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Sermons to the People: Advent, Christmas, New Year, Epiphany [Paperback]

By St Augustine (Author), Saint Augustine of Hippo (Author) & Augustine (Author)
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Item description for Sermons to the People: Advent, Christmas, New Year, Epiphany by St Augustine, Saint Augustine of Hippo & Augustine...

A new translation of the sermons and homilies of St. Augustine on the liturgical seasons of the Church presents the preacher's thoughts on such timeless concerns as the problems of materialism and the intellectual difficulties of faith during Advent, Christmas, New Year's, and Epiphany. Original.

Publishers Description
A superb new translation brings the words of Augustine the preacher stirringly to life
When the great Saint Augustine was called from his country home to become Bishop of Hippo in the fourth century, his new responsibilities took him away from the solitude of his writing and into the glare of the public eye. The author of two of the greatest works of religious literature, "Confessions" and "City of God," Augustine became a shepherd to the people, inspiring and enlightening them with his sermons. His skills as a speaker were as great-if not greater-than his skills as a writer. According to his friend Possidius, "Those who read what Augustine wrote on the divine topics do get something out of them. But those who saw and heard him in person-they were the ones who got heaven and Earth."
"Sermons to the People "collects the homilies on the liturgical seasons of the Church Saint Augustine delivered over the course of his lifetime. This Image edition includes the first sermons in that vast collection: from Advent, Christmas, New Year's, and the Epiphany. Newly translated by William Griffin, they address timeless concerns, including the problems of materialism and the intellectual difficulties of faith. Griffin renders the sermons with such immediacy, it is as though he had been present when Augustine spoke to his flock.

Citations And Professional Reviews
Sermons to the People: Advent, Christmas, New Year, Epiphany by St Augustine, Saint Augustine of Hippo & Augustine has been reviewed by professional book reviewers and journalists at the following establishments -
  • Publishers Weekly - 09/23/2002
  • Booklist - 10/01/2002 page 284

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Item Specifications...

Studio: Image
Pages   272
Est. Packaging Dimensions:   Length: 8.82" Width: 5.36" Height: 0.65"
Weight:   0.78 lbs.
Binding  Softcover
Release Date   Oct 15, 2002
Publisher   Image
ISBN  0385503113  
ISBN13  9780385503112  

Availability  0 units.

More About St Augustine, Saint Augustine of Hippo & Augustine

Register your artisan biography and upload your photo! Henry William Griffin is a writer, editor, translator, and journalist living in Alexandria, Louisiana. He has most recently translated The Imitation of Christ and has also done major biographical work on C. S. Lewis and Billy Graham.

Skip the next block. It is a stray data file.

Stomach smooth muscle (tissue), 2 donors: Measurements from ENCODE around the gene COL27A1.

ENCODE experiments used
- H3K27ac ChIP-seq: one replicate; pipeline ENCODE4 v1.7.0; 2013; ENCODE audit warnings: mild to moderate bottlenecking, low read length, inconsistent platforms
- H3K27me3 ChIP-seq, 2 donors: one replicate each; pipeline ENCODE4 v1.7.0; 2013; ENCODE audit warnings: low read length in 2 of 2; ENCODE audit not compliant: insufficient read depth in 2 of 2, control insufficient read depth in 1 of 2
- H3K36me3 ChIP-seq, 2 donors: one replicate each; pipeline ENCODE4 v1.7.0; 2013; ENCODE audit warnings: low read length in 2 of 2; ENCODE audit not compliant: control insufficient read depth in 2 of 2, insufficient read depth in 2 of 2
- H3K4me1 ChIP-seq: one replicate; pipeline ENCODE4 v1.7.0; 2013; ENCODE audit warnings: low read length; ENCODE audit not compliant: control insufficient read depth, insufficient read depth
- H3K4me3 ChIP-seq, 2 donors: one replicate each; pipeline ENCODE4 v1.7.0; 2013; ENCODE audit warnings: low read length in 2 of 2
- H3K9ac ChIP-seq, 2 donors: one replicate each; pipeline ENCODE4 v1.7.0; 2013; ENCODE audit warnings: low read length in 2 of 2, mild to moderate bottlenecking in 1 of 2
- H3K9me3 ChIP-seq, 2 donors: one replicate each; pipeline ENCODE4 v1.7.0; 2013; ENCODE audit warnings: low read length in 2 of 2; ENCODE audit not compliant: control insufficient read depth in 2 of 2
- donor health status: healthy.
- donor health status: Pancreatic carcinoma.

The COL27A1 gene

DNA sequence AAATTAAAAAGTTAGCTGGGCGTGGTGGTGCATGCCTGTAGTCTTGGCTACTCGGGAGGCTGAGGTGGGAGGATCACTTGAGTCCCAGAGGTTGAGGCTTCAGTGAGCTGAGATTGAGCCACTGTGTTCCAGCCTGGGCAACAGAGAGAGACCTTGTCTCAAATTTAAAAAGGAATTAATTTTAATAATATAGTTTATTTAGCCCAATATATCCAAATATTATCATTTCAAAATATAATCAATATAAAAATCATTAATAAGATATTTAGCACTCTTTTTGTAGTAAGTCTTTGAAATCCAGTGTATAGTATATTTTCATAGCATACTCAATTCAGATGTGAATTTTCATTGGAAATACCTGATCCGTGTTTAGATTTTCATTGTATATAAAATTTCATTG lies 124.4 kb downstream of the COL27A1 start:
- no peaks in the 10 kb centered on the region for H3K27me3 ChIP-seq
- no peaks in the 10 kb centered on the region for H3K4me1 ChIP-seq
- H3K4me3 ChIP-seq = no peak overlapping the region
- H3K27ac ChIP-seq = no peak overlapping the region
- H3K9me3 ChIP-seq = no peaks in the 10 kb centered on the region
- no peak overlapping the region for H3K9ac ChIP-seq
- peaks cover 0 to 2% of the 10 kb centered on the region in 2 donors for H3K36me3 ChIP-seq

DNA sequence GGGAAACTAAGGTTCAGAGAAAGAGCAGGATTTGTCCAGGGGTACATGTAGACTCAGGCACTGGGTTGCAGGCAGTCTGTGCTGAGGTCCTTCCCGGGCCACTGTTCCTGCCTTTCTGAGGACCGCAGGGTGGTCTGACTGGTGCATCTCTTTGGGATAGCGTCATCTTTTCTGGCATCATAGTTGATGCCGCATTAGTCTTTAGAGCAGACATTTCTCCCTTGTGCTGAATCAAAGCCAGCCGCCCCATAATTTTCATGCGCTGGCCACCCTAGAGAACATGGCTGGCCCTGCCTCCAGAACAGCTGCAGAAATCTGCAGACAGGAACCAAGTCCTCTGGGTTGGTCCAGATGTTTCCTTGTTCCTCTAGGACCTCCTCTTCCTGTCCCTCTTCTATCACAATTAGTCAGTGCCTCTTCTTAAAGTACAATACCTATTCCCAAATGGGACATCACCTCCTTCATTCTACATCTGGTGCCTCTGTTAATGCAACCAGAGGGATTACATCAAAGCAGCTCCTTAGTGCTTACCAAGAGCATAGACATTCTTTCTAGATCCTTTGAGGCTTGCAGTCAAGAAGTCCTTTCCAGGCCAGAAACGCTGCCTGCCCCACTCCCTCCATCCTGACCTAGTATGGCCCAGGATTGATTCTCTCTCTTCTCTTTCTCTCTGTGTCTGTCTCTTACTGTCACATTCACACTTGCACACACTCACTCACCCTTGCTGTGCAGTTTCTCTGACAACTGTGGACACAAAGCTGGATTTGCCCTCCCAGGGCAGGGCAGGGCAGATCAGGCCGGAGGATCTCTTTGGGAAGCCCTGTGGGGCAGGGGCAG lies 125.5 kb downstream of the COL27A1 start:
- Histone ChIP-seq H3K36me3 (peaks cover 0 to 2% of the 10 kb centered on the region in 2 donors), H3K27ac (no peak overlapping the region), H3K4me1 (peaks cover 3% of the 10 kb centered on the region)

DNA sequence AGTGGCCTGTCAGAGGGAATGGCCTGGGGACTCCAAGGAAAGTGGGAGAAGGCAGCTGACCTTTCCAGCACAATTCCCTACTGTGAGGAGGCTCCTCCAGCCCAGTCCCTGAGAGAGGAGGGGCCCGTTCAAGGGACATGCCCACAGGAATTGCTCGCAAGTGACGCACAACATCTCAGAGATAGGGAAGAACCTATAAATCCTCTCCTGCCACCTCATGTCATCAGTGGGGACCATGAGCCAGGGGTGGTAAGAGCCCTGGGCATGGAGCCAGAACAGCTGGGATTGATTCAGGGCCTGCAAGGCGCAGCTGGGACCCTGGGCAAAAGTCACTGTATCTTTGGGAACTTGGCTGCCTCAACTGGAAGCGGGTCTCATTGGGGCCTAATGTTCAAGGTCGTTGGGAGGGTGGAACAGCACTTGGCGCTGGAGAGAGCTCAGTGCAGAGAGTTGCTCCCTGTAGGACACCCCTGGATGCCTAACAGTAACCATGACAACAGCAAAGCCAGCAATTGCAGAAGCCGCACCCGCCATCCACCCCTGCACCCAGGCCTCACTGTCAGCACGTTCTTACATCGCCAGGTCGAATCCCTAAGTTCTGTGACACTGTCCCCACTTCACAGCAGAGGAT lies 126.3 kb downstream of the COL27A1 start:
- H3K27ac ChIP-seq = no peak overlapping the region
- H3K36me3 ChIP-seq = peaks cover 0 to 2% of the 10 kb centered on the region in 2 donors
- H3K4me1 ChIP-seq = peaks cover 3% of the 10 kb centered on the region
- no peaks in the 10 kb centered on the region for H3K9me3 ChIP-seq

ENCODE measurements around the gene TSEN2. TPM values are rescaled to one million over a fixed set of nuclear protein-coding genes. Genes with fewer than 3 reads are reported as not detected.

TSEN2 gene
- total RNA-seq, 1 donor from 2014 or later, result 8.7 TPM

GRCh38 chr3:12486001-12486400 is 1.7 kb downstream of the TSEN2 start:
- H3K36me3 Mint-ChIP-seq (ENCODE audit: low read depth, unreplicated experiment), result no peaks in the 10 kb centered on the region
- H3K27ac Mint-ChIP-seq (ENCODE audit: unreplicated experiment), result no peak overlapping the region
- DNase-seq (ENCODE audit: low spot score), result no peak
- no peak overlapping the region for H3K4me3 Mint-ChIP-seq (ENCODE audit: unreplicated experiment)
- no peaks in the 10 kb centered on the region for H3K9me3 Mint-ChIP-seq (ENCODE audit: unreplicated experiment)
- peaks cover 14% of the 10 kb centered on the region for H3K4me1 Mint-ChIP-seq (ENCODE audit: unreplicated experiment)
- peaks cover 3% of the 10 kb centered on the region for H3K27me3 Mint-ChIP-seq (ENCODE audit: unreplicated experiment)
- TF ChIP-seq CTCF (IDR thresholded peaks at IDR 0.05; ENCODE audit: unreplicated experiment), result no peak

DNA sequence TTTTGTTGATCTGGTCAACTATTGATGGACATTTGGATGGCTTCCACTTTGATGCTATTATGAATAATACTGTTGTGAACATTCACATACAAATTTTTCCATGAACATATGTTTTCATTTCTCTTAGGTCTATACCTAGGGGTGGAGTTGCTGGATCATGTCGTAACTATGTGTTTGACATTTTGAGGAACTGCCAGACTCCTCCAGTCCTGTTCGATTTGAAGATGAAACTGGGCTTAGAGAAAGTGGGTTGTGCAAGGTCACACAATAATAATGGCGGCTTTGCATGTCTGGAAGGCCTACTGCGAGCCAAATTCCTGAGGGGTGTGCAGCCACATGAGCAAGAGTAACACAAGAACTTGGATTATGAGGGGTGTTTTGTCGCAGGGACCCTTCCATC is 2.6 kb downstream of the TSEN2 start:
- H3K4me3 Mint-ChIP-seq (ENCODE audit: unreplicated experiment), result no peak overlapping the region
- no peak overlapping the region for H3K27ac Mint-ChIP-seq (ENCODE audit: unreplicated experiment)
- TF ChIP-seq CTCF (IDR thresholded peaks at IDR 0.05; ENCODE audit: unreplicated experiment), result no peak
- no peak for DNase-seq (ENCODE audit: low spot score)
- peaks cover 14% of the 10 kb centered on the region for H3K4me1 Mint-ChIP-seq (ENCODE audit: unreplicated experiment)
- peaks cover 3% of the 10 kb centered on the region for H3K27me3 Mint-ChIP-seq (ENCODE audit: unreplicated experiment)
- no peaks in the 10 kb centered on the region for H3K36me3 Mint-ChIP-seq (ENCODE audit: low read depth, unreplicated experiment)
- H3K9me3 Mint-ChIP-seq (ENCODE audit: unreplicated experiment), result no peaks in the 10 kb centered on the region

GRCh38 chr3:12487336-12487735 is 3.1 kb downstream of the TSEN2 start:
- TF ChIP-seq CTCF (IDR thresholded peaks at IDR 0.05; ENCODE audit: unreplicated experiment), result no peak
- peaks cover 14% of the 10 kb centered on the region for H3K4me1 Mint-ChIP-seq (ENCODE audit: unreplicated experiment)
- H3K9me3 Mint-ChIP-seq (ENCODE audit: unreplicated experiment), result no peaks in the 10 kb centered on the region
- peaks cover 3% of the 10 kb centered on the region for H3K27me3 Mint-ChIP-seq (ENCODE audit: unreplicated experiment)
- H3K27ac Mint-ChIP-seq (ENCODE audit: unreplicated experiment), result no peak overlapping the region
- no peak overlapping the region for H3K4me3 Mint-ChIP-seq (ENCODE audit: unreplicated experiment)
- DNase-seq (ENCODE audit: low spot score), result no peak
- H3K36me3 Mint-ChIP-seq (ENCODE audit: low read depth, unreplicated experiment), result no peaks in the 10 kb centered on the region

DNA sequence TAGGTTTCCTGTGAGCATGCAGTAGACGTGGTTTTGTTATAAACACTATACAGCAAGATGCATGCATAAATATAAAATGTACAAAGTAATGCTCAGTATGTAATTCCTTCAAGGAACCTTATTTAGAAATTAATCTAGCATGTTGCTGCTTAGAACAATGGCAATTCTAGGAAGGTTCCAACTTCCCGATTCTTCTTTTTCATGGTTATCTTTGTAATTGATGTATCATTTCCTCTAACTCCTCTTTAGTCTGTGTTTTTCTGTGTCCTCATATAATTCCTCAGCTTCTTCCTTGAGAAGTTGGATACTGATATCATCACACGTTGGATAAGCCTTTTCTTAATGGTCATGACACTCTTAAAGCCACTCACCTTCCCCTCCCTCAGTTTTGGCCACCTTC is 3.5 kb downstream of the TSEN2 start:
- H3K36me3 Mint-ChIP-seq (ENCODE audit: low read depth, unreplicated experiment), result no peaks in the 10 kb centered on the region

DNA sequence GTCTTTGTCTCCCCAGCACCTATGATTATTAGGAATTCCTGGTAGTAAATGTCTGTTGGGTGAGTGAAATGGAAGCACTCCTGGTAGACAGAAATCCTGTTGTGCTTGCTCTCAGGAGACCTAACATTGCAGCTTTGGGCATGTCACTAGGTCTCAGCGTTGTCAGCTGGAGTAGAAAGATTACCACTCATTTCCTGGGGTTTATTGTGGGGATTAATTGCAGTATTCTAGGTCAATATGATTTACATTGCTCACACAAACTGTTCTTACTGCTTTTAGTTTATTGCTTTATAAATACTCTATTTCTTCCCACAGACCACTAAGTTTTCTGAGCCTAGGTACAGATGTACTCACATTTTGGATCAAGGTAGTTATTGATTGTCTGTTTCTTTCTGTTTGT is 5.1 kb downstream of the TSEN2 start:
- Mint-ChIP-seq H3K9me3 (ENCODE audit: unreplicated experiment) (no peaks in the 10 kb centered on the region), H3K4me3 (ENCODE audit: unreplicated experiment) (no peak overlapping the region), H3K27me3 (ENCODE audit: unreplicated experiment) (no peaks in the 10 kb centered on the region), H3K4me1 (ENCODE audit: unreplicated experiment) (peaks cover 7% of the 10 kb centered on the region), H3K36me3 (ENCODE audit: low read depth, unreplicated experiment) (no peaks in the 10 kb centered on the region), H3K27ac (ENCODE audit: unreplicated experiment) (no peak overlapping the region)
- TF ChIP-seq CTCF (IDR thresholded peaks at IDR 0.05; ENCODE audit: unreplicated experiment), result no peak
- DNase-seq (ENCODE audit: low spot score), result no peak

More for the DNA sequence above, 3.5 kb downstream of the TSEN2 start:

St Augustine has published or released items in the following series...
  1. Works of Saint Augustine (Hardcover Unnumbered)

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Product Categories

1Books > Subjects > Religion & Spirituality > Christianity > Clergy > Sermons
2Books > Subjects > Religion & Spirituality > Christianity > Evangelism > Missions & Missionary Work
3Books > Subjects > Religion & Spirituality > Christianity > Holidays > Christmas > General

Christian Product Categories
Books > Church & Ministry > Church Life > Roman Catholic

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Reviews - What do customers think about Sermons to the People: Advent, Christmas, New Year, Epiphany?

Patience Rewarded  Jan 5, 2006
"He'd never left that holy state while He was appearing to us as we were; that heavenly power was added to an infant body, and yet the earth's resources weren't any poorer...To them it's just plain embarrassing that God should walk around in a funny, ill-fitting body. To us, of course, it's a greatly encouraging sight." p 57

Griffen has compiled a rich resource of the reflections of one of the Church's great minds on one of the Church's great narratives. In a time of pithy refrains and a secular hijack of our season of worship this book is a refreshing resource. It just takes a little patience to get there. By a regrettable editorial choice he opens with a 47 page sermon on the genealogies and inner-marital chastity that Augustine was literally preaching for the second time because the first time he tried it his audience largely fell asleep - not good times. The sermons that follow however, soar with rich reflections on the temporal genesis of the God-man and the sublime intersection of the celestial and corporeal in the event of the incarnation.